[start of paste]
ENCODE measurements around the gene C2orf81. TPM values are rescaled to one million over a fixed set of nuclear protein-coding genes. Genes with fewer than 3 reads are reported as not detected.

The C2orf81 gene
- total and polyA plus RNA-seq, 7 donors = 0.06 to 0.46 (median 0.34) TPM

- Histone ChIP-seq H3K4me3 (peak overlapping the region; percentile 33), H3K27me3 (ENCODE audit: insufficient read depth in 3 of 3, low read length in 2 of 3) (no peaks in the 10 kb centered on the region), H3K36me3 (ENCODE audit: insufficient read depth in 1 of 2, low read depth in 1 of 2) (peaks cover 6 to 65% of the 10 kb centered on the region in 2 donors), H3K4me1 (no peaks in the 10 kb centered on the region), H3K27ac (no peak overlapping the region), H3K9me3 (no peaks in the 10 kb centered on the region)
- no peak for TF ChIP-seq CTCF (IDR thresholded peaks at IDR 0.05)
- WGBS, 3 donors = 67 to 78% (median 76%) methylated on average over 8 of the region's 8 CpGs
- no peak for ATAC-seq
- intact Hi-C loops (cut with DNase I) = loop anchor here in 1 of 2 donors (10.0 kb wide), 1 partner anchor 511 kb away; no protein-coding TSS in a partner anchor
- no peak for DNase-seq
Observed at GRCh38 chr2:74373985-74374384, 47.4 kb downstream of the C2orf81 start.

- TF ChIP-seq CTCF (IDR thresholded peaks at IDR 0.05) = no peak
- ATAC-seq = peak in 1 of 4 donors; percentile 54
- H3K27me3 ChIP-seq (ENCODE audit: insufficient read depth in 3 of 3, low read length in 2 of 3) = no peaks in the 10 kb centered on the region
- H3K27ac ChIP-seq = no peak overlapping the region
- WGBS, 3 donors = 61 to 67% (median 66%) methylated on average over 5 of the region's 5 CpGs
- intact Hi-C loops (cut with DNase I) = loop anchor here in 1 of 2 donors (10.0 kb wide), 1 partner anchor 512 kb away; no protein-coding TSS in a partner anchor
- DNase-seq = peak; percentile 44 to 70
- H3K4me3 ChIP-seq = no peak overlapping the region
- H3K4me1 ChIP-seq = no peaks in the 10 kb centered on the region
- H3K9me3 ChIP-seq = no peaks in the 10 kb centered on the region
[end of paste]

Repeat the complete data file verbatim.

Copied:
ENCODE measurements around the gene C2orf81. TPM values are rescaled to one million over a fixed set of nuclear protein-coding genes. Genes with fewer than 3 reads are reported as not detected.

The C2orf81 gene
- total and polyA plus RNA-seq, 7 donors = 0.06 to 0.46 (median 0.34) TPM

- Histone ChIP-seq H3K4me3 (peak overlapping the region; percentile 33), H3K27me3 (ENCODE audit: insufficient read depth in 3 of 3, low read length in 2 of 3) (no peaks in the 10 kb centered on the region), H3K36me3 (ENCODE audit: insufficient read depth in 1 of 2, low read depth in 1 of 2) (peaks cover 6 to 65% of the 10 kb centered on the region in 2 donors), H3K4me1 (no peaks in the 10 kb centered on the region), H3K27ac (no peak overlapping the region), H3K9me3 (no peaks in the 10 kb centered on the region)
- no peak for TF ChIP-seq CTCF (IDR thresholded peaks at IDR 0.05)
- WGBS, 3 donors = 67 to 78% (median 76%) methylated on average over 8 of the region's 8 CpGs
- no peak for ATAC-seq
- intact Hi-C loops (cut with DNase I) = loop anchor here in 1 of 2 donors (10.0 kb wide), 1 partner anchor 511 kb away; no protein-coding TSS in a partner anchor
- no peak for DNase-seq
Observed at GRCh38 chr2:74373985-74374384, 47.4 kb downstream of the C2orf81 start.

- TF ChIP-seq CTCF (IDR thresholded peaks at IDR 0.05) = no peak
- ATAC-seq = peak in 1 of 4 donors; percentile 54
- H3K27me3 ChIP-seq (ENCODE audit: insufficient read depth in 3 of 3, low read length in 2 of 3) = no peaks in the 10 kb centered on the region
- H3K27ac ChIP-seq = no peak overlapping the region
- WGBS, 3 donors = 61 to 67% (median 66%) methylated on average over 5 of the region's 5 CpGs
- intact Hi-C loops (cut with DNase I) = loop anchor here in 1 of 2 donors (10.0 kb wide), 1 partner anchor 512 kb away; no protein-coding TSS in a partner anchor
- DNase-seq = peak; percentile 44 to 70
- H3K4me3 ChIP-seq = no peak overlapping the region
- H3K4me1 ChIP-seq = no peaks in the 10 kb centered on the region
- H3K9me3 ChIP-seq = no peaks in the 10 kb centered on the region